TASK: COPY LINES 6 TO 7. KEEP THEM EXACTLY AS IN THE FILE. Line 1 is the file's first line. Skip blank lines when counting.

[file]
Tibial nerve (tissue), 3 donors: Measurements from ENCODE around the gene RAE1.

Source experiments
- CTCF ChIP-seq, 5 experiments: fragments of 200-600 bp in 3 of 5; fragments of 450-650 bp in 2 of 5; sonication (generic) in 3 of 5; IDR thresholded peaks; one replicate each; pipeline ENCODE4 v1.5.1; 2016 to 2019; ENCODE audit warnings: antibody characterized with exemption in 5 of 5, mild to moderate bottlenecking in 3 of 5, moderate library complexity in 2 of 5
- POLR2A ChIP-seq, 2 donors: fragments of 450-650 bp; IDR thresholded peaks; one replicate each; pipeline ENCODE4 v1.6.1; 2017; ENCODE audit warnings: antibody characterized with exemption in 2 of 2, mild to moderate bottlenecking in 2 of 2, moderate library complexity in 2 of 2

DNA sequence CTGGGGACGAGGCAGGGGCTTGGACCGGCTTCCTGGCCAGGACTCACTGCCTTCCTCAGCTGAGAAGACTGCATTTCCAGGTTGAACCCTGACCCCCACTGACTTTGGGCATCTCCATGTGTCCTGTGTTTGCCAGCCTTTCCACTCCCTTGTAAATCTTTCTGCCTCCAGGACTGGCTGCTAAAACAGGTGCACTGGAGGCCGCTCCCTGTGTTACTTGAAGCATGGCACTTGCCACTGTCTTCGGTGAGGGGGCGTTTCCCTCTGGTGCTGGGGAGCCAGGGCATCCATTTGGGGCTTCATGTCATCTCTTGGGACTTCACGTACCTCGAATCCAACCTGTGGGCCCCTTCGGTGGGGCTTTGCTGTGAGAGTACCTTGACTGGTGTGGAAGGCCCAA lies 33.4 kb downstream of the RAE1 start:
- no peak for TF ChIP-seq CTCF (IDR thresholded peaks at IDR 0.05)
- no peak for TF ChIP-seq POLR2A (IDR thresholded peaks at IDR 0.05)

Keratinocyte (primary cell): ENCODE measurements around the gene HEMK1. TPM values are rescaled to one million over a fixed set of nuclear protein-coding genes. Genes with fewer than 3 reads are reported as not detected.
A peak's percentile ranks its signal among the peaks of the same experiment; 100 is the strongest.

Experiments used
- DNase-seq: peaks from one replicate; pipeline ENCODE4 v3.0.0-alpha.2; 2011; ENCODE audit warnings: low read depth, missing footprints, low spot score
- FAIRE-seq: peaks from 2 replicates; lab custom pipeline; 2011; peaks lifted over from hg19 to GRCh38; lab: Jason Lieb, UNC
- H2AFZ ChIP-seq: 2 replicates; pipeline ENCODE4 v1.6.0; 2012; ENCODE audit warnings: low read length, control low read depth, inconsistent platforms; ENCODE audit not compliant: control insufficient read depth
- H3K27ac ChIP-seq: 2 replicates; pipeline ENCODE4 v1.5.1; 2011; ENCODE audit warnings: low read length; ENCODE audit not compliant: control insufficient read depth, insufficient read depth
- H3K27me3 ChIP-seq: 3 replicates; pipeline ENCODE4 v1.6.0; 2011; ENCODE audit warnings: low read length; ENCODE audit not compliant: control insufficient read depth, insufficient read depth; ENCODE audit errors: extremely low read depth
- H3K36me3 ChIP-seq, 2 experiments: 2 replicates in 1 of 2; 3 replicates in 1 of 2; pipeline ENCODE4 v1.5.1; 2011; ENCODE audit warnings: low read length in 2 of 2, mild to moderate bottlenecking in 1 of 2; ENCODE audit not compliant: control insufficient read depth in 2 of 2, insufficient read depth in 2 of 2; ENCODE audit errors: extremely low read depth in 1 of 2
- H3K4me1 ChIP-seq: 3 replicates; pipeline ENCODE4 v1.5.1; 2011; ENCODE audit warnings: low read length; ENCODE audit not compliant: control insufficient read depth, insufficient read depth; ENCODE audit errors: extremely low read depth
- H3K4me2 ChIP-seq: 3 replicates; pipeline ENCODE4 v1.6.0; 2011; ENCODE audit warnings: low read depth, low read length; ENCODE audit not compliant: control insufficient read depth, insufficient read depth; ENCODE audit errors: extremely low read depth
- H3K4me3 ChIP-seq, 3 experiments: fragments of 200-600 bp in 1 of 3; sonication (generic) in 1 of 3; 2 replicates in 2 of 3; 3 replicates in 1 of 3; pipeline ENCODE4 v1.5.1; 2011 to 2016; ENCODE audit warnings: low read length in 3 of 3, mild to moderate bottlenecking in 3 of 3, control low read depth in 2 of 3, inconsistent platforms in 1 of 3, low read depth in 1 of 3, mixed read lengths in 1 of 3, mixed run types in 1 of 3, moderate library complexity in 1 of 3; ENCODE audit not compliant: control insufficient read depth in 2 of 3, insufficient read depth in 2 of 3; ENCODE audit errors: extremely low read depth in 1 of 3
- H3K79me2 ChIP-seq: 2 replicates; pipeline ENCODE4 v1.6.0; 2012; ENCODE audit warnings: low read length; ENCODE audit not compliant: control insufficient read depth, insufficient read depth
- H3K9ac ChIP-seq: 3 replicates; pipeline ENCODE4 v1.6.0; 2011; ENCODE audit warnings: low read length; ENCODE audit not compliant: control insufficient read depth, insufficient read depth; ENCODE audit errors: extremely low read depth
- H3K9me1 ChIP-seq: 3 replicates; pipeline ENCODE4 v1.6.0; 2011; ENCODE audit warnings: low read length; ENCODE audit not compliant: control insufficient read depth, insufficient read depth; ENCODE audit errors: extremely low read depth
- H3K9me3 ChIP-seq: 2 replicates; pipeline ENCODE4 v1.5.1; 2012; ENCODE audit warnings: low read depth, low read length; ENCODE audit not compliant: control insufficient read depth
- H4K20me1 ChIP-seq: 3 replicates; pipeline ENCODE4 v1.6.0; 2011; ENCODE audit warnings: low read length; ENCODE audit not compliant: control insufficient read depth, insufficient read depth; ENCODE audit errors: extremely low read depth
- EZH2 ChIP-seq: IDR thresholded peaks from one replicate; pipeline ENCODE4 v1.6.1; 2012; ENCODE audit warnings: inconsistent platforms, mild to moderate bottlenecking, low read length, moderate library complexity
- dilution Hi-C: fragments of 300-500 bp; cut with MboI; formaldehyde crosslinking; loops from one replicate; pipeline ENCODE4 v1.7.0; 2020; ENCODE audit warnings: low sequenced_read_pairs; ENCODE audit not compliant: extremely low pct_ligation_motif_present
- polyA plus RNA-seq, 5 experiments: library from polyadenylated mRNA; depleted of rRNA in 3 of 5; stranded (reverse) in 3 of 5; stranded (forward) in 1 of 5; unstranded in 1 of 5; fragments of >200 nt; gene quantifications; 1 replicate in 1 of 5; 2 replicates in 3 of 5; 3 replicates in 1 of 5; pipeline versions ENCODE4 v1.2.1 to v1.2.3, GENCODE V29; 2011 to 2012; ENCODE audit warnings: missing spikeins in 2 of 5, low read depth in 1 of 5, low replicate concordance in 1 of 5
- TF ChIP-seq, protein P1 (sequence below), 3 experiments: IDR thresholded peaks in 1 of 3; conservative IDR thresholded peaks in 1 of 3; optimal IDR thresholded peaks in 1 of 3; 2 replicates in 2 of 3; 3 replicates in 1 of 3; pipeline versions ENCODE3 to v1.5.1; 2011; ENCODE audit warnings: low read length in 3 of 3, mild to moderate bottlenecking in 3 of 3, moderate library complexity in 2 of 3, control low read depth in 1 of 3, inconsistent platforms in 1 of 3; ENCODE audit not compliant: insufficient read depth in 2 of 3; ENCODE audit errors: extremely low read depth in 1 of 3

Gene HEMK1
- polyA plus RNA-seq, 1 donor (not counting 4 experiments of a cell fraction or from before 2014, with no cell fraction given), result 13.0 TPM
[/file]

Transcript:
- no peak for TF ChIP-seq CTCF (IDR thresholded peaks at IDR 0.05)
- no peak for TF ChIP-seq POLR2A (IDR thresholded peaks at IDR 0.05)